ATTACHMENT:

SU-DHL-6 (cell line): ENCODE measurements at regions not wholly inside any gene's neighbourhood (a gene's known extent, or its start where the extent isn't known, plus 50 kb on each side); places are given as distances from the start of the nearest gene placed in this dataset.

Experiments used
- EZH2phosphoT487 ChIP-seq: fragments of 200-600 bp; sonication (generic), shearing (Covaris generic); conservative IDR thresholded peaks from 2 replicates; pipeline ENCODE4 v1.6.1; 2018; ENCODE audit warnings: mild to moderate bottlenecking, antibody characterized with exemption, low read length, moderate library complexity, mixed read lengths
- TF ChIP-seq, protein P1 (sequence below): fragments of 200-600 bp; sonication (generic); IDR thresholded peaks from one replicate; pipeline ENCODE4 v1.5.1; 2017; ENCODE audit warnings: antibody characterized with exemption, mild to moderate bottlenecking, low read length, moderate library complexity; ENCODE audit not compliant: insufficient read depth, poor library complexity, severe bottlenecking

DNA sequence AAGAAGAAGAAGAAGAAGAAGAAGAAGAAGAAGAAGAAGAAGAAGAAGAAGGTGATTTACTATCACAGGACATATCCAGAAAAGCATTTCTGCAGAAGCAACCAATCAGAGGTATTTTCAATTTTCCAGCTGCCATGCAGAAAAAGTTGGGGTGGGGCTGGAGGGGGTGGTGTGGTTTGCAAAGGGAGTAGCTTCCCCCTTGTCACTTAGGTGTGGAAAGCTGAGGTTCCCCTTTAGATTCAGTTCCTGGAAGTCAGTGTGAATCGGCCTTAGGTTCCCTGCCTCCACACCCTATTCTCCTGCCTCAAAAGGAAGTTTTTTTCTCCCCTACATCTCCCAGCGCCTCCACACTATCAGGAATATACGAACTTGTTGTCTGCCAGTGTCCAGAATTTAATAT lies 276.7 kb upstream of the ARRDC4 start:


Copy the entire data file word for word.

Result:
SU-DHL-6 (cell line): ENCODE measurements at regions not wholly inside any gene's neighbourhood (a gene's known extent, or its start where the extent isn't known, plus 50 kb on each side); places are given as distances from the start of the nearest gene placed in this dataset.

Experiments used
- EZH2phosphoT487 ChIP-seq: fragments of 200-600 bp; sonication (generic), shearing (Covaris generic); conservative IDR thresholded peaks from 2 replicates; pipeline ENCODE4 v1.6.1; 2018; ENCODE audit warnings: mild to moderate bottlenecking, antibody characterized with exemption, low read length, moderate library complexity, mixed read lengths
- TF ChIP-seq, protein P1 (sequence below): fragments of 200-600 bp; sonication (generic); IDR thresholded peaks from one replicate; pipeline ENCODE4 v1.5.1; 2017; ENCODE audit warnings: antibody characterized with exemption, mild to moderate bottlenecking, low read length, moderate library complexity; ENCODE audit not compliant: insufficient read depth, poor library complexity, severe bottlenecking

DNA sequence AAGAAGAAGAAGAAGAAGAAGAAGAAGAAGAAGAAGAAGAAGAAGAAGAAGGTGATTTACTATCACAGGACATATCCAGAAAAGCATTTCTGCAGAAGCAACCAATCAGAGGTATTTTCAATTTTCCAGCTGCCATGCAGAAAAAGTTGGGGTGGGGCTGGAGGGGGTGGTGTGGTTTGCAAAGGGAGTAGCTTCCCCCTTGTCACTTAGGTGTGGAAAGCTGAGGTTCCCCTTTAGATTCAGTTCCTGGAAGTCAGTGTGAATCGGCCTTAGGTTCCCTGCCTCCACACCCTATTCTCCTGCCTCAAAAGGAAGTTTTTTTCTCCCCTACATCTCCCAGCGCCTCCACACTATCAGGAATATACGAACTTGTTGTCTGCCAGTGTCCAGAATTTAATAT lies 276.7 kb upstream of the ARRDC4 start: